Singapore's Tada debuts ride-hailing service in Bangkok

Singapore's Tada debuts ride-hailing service in Bangkok

A private car offering the Tada ride-hailing service.
A private car offering the Tada ride-hailing service.

Thailand's ride-hailing market is expected to intensify with the debut of Singapore-based Tada on Wednesday.

The service covers Bangkok now and is projected to expand to Nonthaburi, Pathum Thani and Samut Prakan in the near future.

Thailand is the company's fourth market. The platform touts zero commission fees and aims to break even in 3-5 years.

Tada also plans to set up an e-bike production facility in Thailand by year-end.

Tada Mobility (Thailand) was established in April 2023 with registered capital of 5 million baht.

Grab is the dominant player in Thailand's ride-hailing market. The other players are Lineman, Robinhood and Estonia-based Bolt.

Thailand's ride-hailing market is estimated at US$2.26 billion in 2024 and is expected to reach $4.60 billion in 2029, according to India-based market advisory firm Mordor Intelligence.

After becoming the second-largest ride-hailing platform in terms of trips in Singapore and becoming cash-positive, Tada expanded to Cambodia and Vietnam.

The company hopes its unique proposition of zero commission fees can attract Thais, said Sean Kim, chief executive of Tada Mobility Pte.

Mr Kim said Thailand is a priority market for the company, which will invest more to gain riders, offering coupons to passengers.

However, he said the company will not engage in a heavy marketing campaign.

Tada aims to transform the industry from being based on commission fees to a more sustainable model for drivers and passengers, ensuring the platform is cash-positive, said Mr Kim.

In Singapore, ride-hailing service has penetrated 70% of the population.

In Bangkok, the penetration rate slightly exceeds one-third of the population.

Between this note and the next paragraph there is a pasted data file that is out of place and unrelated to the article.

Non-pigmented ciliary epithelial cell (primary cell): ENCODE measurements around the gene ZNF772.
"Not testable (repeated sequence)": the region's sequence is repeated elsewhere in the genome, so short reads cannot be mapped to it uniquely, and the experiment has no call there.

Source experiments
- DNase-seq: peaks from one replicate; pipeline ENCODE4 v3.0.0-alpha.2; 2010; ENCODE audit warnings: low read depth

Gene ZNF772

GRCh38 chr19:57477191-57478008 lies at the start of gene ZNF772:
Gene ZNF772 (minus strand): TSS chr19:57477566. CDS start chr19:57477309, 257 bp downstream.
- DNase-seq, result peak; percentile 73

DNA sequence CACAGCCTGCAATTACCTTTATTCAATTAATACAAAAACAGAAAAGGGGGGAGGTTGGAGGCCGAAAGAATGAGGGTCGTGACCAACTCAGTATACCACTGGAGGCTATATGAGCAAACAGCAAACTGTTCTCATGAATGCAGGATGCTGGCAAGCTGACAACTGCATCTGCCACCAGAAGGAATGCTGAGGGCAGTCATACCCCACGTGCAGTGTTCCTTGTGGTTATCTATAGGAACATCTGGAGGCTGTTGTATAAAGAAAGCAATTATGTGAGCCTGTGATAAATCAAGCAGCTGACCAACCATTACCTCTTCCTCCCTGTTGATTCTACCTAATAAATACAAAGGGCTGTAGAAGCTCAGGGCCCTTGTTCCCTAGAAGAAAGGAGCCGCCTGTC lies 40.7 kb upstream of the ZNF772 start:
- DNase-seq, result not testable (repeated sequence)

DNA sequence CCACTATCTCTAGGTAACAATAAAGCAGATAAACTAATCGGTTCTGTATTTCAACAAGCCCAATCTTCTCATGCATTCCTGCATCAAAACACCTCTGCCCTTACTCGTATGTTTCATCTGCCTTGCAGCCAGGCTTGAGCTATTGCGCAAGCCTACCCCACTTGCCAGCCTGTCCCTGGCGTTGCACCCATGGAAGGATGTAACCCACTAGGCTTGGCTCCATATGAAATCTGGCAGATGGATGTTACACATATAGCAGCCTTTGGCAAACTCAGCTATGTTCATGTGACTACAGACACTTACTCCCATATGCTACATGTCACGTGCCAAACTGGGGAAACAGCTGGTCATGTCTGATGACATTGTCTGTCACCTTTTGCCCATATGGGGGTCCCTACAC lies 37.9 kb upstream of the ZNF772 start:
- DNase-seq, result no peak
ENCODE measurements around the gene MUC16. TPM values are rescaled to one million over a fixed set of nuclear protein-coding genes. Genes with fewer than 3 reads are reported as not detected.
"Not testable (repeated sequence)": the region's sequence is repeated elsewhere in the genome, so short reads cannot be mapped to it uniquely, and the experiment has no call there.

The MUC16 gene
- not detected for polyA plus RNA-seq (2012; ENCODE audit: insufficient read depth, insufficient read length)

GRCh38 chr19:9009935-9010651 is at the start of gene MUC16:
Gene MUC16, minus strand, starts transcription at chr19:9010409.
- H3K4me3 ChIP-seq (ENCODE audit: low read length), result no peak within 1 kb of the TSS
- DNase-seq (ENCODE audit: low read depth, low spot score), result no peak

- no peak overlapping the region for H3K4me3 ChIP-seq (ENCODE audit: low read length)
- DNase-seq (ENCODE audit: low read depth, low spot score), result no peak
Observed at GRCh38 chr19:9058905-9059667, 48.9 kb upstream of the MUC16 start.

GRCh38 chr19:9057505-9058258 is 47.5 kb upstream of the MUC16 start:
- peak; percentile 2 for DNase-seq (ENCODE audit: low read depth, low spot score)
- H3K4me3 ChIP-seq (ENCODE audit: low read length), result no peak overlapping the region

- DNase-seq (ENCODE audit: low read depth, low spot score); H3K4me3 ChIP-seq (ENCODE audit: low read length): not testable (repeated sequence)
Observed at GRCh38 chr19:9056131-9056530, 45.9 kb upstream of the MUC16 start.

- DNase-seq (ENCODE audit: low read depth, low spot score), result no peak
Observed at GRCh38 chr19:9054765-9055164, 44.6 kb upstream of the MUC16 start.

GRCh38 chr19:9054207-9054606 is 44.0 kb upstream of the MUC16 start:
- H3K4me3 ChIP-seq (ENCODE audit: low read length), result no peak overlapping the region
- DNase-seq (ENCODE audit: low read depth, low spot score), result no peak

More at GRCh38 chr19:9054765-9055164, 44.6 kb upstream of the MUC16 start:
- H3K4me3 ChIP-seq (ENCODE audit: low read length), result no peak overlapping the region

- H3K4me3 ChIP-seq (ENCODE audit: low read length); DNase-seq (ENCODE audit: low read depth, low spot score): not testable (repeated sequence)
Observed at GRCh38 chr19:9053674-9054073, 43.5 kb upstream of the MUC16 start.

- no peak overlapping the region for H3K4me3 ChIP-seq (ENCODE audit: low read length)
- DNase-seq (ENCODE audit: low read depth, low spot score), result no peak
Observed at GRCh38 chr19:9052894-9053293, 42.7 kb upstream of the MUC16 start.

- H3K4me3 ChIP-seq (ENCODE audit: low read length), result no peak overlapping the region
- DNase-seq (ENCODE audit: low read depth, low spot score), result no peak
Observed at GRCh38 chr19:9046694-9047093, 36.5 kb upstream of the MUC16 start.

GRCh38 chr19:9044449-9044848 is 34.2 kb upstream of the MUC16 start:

The market leader in Singapore has a 67% share, while No.2 is at roughly 30%.

Supatta Neamvanichakul, head of public affairs and policy at Tada Mobility (Thailand), said the zero commission policy will make drivers happy to provide the service. Drivers charge a platform fee to passengers.

Mr Kim said in Singapore, Tada charges the platform fee to both drivers and passengers. Under Thai law, the company charges a platform fee of 20 baht per ride to passengers only.

Tada is one of five ride-hailing platforms licensed by the Singapore Land Transport Authority over the past five years. It secured a ride-hailing licence from Thailand's Department of Land Transportation earlier this year.

Since its beta service launch in December 2023 in Thailand, the company has had 15,000 riders, both in taxis and private cars.

The company also plans to invest in e-bike production in Thailand, selling e-bikes to its riders to provide service to passengers, said Mr Kim.

Kay Woo, founder of Tada, said the company might raise funds later this year or next, but will not actively seek investors as it is sustainable.

Moreover, he said the company plans to expand the ride-hailing service in East Asia, with potential markets South Korea, Japan, Hong Kong and Taiwan.

From left are Ms Supatta, Mr Kim and Mr Woo at a press conference.

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